disability apartments

There’s a misconception that handicap accessibility for apartments is related to ADA compliance, which it’s not. Federal laws related to accessibility requirements DO apply to public and common use areas, as well as most dwelling units in newer apartment complexes. (Learn more here)

That being said, many apartment homes provide accessibility and have one or two handicapaccessible units in their building. So what might a handicap-accessible apartment look like? Here’s what you can expect to see in a disability apartment, and how it will help you (or the person you’re helping) in daily life.

Entryways and Hallways

Entryways will be wider into all rooms to accommodate a wheelchair. Hallways in handicapaccessible homes are wider to accommodate a wheelchair.

Flooring

Flooring in these units is typically vinyl, or a thin flat carpet to make it easier get around.

Sinks

In a fully-accessible unit, there will be a space for a wheelchair under the sink and the plumbing will have been arranged to accommodate this.

Cabinets

Cabinets in units which are fully handicapaccessible will be lower than those in a regular unit.

Countertops

Counter tops will also be lower, to make the workspace accessible from a wheelchair. There will also be an open space under the kitchen sink so the tenant can roll right up to it. If the apartment kitchen has an island, there is typically a space for a wheelchair under the island.

Appliances

Handicapaccessible appliances, such as the stove, will have all the knobs on the front instead of along the back panel, making them easier and safer to reach.

Bathrooms

Bathrooms will have grab bars and roll-in showers. Some are equipped with a bench as well. (If not, mobile benches are easy to find for purchase). You’ll see another space under the bathroom sink, to allow access by a wheelchair. Toilets are higher, and will have grab bars.

Light Switches

Light switches are lower to be accessible from a wheelchair.

Doorways and Access

If the apartment is at all elevated, a ramp will provide access to any door above ground level. Hallways leading to the door will be sufficiently wide for a wheelchair.

Parking

Handicap-designated parking spaces are set aside and marked for use by residents with handicaps or wheelchairs. In most cases, they will be adjacent to the unit, or very near, with a clear flat pathway from the door to the parking space. Some may allow unloading from a van: inquire with the management if you need this type of parking.

Common Areas

Common areas of newer apartment complexes  with handicap accessible units are designed to accommodate renters in  wheelchairs. Common area hallways are very wide, and light switches are lower. You can find ramp access to sidewalks, and elevators where needed to reach common areas.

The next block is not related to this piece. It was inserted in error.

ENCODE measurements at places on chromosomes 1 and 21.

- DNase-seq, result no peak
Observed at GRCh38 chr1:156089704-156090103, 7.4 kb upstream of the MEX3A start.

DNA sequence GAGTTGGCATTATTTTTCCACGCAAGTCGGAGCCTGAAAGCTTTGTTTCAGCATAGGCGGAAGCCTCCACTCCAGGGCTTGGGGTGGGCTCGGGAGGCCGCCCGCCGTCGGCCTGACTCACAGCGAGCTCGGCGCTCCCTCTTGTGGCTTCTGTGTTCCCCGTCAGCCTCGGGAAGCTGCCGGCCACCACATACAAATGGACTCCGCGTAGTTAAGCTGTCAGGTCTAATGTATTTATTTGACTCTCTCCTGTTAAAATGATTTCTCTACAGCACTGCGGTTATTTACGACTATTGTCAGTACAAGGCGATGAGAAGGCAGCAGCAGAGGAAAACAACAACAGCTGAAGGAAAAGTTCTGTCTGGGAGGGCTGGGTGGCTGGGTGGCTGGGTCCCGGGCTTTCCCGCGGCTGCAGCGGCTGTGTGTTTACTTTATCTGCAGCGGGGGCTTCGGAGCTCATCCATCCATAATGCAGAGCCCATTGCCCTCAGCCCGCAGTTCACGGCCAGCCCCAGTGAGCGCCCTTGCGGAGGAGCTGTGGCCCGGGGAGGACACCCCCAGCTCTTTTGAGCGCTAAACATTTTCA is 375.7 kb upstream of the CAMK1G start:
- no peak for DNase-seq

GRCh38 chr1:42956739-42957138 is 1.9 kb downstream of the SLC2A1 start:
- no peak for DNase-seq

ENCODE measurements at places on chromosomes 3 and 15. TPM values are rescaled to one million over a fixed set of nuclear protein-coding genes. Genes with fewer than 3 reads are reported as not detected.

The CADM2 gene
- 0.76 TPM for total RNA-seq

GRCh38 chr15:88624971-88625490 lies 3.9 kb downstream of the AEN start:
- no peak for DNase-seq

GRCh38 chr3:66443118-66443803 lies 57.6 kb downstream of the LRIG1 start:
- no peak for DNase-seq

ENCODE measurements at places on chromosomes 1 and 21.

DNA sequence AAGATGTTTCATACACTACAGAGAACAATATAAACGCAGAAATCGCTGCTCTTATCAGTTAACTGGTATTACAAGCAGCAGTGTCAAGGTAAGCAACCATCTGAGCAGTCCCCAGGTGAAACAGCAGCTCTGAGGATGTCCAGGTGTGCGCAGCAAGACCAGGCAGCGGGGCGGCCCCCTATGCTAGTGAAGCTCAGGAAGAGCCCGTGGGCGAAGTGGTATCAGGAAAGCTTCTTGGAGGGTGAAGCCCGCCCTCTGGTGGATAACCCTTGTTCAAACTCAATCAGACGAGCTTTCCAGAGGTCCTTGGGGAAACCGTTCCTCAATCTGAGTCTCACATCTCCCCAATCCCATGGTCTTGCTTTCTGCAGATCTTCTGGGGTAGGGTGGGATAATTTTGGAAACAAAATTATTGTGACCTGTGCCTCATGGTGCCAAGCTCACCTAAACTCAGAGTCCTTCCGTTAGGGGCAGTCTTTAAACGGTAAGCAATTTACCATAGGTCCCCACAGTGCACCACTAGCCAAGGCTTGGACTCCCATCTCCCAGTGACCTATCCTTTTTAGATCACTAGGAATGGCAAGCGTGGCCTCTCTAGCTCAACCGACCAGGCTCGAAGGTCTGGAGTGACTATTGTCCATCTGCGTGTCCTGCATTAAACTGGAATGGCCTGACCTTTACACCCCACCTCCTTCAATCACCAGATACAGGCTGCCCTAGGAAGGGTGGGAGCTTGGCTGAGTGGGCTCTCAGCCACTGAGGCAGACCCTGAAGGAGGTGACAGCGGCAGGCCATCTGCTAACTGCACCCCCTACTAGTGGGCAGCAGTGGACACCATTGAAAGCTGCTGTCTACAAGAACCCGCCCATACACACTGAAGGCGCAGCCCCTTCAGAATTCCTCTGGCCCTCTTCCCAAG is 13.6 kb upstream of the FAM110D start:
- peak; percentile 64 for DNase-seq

Disability Apartments FAQs

Can I be charged more for a handicapaccessible home?
These apartments should be the same cost per month as a similar non-accessible apartment.

No handicapaccessible apartments are available; what options do I have?
If you can’t find an accessible apartment, one option is a make the modifications to a regular unit. You would need to give your landlord the doctor’s note, and ‘reasonable accommodation’ paperwork. Once this paperwork is approved by the apartment manager, you can get started on your modifications right away. Bear in mind you are responsible for the costs to modify the unit, and also to restore it back to its original condition, prior to move out. This can be costly, but it can be done.

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Hunting for an apartment home while confined to a wheelchair can have some challenges. Make sure you ask the landlord if they have accessible units available for rent before you go to the trouble to visit. Tour the complex to ensure that it’s easy for you to get around, and has the features you need to be comfortable.

Being in a wheelchair does not have to hold you back from having an excellent quality of life, in your new home.

Related:  Best-ranked cities for people with disabilities

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About The Author

Bekah Steenbock is a freelance writer with a background in real-estate and business growth. She is a native Austinite, but has called Seattle, Mankato, Milwaukee, Las Vegas and Atlanta home. Bekah, her husband, and their three children love exploring the outdoors in their spare time.

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